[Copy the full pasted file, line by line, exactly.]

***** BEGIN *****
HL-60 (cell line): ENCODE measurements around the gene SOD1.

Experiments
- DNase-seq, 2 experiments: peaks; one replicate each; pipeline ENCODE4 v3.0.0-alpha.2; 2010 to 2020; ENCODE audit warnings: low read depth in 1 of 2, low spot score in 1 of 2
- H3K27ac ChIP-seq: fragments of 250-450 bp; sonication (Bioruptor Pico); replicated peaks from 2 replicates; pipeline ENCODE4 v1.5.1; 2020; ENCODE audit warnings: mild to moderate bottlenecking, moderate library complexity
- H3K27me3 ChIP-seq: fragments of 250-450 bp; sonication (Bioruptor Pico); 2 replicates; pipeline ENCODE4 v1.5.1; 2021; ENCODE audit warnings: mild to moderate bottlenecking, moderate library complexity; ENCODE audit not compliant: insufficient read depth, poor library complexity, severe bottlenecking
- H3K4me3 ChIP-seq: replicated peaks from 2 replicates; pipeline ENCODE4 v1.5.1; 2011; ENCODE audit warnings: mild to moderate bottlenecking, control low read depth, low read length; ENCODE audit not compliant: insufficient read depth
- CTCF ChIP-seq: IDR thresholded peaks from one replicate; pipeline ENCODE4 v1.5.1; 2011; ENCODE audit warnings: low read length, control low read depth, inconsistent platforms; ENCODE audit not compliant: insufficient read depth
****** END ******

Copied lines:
HL-60 (cell line): ENCODE measurements around the gene SOD1.

Experiments
- DNase-seq, 2 experiments: peaks; one replicate each; pipeline ENCODE4 v3.0.0-alpha.2; 2010 to 2020; ENCODE audit warnings: low read depth in 1 of 2, low spot score in 1 of 2
- H3K27ac ChIP-seq: fragments of 250-450 bp; sonication (Bioruptor Pico); replicated peaks from 2 replicates; pipeline ENCODE4 v1.5.1; 2020; ENCODE audit warnings: mild to moderate bottlenecking, moderate library complexity
- H3K27me3 ChIP-seq: fragments of 250-450 bp; sonication (Bioruptor Pico); 2 replicates; pipeline ENCODE4 v1.5.1; 2021; ENCODE audit warnings: mild to moderate bottlenecking, moderate library complexity; ENCODE audit not compliant: insufficient read depth, poor library complexity, severe bottlenecking
- H3K4me3 ChIP-seq: replicated peaks from 2 replicates; pipeline ENCODE4 v1.5.1; 2011; ENCODE audit warnings: mild to moderate bottlenecking, control low read depth, low read length; ENCODE audit not compliant: insufficient read depth
- CTCF ChIP-seq: IDR thresholded peaks from one replicate; pipeline ENCODE4 v1.5.1; 2011; ENCODE audit warnings: low read length, control low read depth, inconsistent platforms; ENCODE audit not compliant: insufficient read depth